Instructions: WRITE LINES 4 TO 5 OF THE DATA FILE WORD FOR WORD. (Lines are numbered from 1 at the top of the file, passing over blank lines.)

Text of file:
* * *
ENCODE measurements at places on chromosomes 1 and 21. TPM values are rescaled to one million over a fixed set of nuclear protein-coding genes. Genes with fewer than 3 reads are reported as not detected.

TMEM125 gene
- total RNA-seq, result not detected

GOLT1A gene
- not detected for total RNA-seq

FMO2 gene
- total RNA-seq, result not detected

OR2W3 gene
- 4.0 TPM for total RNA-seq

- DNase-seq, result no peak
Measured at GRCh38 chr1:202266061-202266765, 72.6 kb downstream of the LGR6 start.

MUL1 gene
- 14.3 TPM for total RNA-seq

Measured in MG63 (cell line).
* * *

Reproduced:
GOLT1A gene
- not detected for total RNA-seq